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Children's Voice Article

Girl Power!

by Carrie McVicker Seth and Christy Sharp
















In today's world, being a girl is a very special role, but a hard one too. There are a lot of pressures on teenagers these days, like drinking and school. I joined Girl Power! because I saw others in the…community having fun, showing their girl power, and learning how to be a better person, especially a better girl. Girl Power! has proven that girls really have the power to stand up for themselves and make healthy decisions, which makes them a leader and not a follower. I show my Girl Power! by standing straight and tall and [speaking] my mind with pride and dignity.

-Excerpts from essays written by Girl Power! participants


Girls and young women develop in unique and powerful ways. The Centers for Disease Control and Prevention note that girls are more likely than boys to report feeling sad or hopeless, to lack self-confidence, and to be concerned about their weight. As a result, girls and young women often practice risky behaviors for different reasons than boys.

According to the National Center on Addiction and Sub-stance Abuse, girls often turn to substance abuse to improve mood, increase confidence, and lose weight, whereas boys use drugs and alcohol to seek a sensation or enhance their social status. Although the reasons for their substance abuse are dif-ferent, girls and young women continue to receive treatments developed for males. There simply aren't enough coherent, gender-competent policies and programs that reflect the unique needs and strengths of girls and young women.

The juvenile justice system has certainly felt the need for gender-competent services. According to the Office of Juvenile Justice and Delinquency Prevention, between 1980 and 2000, juvenile arrests increased 35% for females while declining 11% for males. In 2001, females accounted for 28% of total juvenile arrests. In a system traditionally dominated by boys, services and programs have been slow to meet the distinctive needs of female offenders, who often have a history of neglect and abuse, poor academic performance, and substance abuse.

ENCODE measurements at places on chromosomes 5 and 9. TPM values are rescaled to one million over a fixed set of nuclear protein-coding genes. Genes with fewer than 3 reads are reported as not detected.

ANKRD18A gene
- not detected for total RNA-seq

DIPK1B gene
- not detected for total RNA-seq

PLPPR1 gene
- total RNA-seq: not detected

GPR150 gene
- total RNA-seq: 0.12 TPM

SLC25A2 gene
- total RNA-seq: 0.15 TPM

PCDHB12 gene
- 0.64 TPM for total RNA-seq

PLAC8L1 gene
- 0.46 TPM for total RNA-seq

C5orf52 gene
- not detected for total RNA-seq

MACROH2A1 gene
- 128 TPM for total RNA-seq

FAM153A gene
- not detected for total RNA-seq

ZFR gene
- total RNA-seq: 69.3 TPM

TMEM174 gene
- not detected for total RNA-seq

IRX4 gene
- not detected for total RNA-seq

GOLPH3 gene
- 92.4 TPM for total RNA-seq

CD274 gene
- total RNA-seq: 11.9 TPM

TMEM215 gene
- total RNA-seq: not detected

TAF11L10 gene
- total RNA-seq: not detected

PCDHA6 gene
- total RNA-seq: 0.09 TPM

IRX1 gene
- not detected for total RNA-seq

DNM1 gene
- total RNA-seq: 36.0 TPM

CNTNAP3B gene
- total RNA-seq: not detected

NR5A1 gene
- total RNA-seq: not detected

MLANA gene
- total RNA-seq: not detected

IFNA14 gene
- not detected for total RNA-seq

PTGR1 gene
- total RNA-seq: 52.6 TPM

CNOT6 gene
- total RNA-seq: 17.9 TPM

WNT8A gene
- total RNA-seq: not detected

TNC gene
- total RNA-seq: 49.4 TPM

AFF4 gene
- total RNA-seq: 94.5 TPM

The Valentine Foundation and Womens Way recommend that programming for girls offer a safe place, time to talk, and opportunities to develop positive relationships with other women, including mentors. All children and young people need networks of opportunity and encouragement that widen as they grow. Although the opportunities available to girls have expanded in recent years, barriers to equal access still exist. Prevention, opportunities for positive youth development,and early intervention can address risk before it escalates.

Just for Girls

I work with girls ages 10-13 whose families have immigrated from Africa, the Middle East, and Latin America. They are eager to learn and to have fun. They are sharp and tender. Some of them are shy and afraid. They remind me of my tender and fickle years. They inspire me to encourage them to make good choices, to think critically, positively, and to stand up for themselves. I can see their hearts through their eyes.

-Luz Marina Zuleta, Girl Power! Prevention Specialist


In 1997, the Substance Abuse and Mental Health Services Administration (SAMHSA) implemented the Girl Power! informational campaign. Today, when people call for more information, SAMHSA refers them to the Fairfax County-Falls Church Community Services Board in Falls Church, Virginia. That organization has taken the concept of Girl Power! and turned it into a 32-week evidence-based program complete with yearly process and outcome evaluations.

Fairfax County developed its Girl Power! program in 1997 with one small group of girls; it now boasts 35 local sites in the county and replication throughout Virginia and five other states. Girl Power! targets girls ages 10 - 15 at risk for substance use, school drop-out, juvenile delinquency, and other problem behaviors. The program helps build skills and self-confidence in school, arts, sports, and other endeavors.